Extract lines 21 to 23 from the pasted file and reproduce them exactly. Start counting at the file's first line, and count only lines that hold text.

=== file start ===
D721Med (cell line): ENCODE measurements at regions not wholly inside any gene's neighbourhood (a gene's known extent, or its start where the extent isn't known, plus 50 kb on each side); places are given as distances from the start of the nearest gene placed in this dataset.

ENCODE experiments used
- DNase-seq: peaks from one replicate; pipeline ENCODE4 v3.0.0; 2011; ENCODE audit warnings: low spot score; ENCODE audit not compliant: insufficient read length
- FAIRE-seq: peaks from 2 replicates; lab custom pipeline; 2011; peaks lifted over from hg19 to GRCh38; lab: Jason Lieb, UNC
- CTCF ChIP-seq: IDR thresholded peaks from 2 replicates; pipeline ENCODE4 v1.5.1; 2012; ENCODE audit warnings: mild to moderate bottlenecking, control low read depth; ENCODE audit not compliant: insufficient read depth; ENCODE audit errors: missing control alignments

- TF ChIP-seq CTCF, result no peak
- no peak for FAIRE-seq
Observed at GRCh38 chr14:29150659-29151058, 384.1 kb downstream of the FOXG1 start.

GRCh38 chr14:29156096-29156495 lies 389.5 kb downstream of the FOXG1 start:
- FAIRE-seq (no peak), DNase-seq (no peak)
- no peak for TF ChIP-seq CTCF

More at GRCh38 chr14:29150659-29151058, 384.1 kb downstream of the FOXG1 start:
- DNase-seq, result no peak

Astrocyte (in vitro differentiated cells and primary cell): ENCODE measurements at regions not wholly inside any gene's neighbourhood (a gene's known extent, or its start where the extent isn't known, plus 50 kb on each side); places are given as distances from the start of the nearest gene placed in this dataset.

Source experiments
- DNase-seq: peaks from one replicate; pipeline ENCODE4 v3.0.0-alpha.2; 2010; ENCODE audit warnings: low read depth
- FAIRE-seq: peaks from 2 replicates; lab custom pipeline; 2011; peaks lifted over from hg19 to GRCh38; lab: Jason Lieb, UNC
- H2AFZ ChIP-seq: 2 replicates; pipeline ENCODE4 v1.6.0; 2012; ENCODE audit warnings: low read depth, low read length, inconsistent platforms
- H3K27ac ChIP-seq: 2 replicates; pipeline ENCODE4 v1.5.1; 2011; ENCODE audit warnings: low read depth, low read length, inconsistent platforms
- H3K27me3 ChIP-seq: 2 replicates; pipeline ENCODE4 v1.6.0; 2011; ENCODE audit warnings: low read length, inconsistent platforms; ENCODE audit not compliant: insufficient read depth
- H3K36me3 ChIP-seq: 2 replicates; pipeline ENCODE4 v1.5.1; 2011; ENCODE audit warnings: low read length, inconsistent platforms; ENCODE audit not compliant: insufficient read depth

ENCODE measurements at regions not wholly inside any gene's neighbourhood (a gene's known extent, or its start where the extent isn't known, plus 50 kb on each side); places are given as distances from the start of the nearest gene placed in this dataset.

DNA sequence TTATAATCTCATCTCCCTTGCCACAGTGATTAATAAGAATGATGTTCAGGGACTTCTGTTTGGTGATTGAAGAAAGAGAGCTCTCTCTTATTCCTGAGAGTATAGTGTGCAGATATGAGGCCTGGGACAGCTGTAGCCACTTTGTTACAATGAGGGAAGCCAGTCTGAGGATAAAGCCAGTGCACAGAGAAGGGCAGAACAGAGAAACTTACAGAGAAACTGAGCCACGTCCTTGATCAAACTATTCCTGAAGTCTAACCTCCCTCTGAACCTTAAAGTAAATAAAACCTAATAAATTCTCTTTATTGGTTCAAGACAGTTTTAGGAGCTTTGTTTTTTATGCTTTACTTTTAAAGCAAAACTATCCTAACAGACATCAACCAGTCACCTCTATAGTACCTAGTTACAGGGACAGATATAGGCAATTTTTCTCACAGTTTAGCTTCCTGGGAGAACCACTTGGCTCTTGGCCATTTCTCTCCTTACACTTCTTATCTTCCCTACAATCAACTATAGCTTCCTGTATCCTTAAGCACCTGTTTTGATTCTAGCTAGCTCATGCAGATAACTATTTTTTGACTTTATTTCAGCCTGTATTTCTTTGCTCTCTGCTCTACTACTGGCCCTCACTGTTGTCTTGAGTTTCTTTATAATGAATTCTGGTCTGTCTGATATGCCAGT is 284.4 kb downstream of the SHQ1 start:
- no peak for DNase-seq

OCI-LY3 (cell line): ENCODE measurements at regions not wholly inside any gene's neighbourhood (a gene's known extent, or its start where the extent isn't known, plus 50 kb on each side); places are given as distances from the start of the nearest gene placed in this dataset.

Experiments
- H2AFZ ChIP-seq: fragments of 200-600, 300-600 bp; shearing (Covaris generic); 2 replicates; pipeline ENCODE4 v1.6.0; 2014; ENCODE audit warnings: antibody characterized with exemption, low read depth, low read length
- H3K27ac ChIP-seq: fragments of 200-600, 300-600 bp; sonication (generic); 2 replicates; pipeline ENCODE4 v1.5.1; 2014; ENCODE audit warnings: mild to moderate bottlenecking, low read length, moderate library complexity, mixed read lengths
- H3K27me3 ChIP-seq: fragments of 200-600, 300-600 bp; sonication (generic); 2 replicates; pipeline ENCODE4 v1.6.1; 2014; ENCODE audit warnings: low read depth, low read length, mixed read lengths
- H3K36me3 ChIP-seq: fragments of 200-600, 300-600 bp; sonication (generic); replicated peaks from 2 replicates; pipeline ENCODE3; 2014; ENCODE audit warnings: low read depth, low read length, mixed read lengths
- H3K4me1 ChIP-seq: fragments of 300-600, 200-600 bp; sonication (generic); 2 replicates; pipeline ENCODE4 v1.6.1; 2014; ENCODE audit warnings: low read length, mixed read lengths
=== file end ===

- H3K36me3 ChIP-seq: 2 replicates; pipeline ENCODE4 v1.5.1; 2011; ENCODE audit warnings: low read length, inconsistent platforms; ENCODE audit not compliant: insufficient read depth

ENCODE measurements at regions not wholly inside any gene's neighbourhood (a gene's known extent, or its start where the extent isn't known, plus 50 kb on each side); places are given as distances from the start of the nearest gene placed in this dataset.

DNA sequence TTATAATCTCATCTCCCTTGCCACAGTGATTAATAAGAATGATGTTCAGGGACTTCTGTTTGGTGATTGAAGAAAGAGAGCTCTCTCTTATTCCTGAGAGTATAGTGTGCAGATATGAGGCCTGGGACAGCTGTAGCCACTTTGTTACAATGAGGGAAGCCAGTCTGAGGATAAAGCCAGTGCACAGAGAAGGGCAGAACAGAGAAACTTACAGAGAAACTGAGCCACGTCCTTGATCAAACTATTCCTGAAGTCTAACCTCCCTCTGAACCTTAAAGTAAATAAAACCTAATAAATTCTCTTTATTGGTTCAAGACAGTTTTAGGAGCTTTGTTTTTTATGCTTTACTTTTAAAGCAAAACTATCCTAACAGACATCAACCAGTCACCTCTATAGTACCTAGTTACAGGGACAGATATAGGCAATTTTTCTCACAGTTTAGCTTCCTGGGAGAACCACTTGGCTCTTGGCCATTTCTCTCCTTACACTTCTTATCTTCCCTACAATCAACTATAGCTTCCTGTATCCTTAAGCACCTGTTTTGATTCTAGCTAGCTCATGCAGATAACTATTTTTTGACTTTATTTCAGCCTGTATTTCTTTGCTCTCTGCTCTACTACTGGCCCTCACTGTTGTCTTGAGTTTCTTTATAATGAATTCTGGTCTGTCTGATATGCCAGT is 284.4 kb downstream of the SHQ1 start: